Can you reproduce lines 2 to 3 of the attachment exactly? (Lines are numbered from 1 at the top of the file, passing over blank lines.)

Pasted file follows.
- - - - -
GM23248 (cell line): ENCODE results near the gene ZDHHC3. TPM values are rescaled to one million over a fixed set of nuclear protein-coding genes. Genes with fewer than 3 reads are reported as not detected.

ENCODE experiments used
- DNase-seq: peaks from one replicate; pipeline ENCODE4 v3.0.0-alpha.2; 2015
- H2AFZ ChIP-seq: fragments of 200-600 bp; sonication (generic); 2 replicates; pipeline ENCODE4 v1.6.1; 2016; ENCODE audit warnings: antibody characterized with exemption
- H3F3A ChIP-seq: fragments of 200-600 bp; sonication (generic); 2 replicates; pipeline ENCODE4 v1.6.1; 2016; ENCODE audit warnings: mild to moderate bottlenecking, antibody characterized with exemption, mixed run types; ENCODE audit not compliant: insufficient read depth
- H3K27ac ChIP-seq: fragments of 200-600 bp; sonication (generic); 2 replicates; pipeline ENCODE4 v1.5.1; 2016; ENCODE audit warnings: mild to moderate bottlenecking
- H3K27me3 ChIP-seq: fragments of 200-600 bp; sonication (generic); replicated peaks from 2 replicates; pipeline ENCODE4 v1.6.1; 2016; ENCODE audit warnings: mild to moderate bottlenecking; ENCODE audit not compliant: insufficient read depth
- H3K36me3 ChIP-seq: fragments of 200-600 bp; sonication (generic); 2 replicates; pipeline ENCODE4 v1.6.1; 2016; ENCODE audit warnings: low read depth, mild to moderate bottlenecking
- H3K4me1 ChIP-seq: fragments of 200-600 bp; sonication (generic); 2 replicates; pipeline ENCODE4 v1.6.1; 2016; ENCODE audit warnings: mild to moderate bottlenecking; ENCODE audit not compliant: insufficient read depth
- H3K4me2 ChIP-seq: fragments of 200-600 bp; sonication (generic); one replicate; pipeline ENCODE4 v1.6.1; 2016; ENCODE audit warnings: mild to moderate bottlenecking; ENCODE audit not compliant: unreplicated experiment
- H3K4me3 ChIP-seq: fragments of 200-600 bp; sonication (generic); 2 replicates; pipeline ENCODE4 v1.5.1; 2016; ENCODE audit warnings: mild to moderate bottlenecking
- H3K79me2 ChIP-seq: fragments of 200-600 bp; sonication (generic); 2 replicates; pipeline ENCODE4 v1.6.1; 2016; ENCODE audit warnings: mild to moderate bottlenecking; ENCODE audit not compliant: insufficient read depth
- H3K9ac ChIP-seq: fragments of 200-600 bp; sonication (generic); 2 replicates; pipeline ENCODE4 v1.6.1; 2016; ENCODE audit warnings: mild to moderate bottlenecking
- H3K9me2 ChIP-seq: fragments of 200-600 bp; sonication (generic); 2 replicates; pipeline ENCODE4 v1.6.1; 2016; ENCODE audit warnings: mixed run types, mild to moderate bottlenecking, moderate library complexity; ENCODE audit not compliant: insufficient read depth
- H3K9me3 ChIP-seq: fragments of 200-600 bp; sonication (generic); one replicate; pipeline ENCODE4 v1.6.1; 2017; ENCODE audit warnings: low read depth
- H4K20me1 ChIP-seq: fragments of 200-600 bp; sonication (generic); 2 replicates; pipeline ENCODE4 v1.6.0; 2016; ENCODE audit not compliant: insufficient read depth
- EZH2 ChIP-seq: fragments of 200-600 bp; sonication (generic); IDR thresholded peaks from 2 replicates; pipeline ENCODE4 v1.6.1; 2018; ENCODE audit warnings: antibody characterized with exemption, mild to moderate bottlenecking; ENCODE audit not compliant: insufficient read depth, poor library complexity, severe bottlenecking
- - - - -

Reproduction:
ENCODE experiments used
- DNase-seq: peaks from one replicate; pipeline ENCODE4 v3.0.0-alpha.2; 2015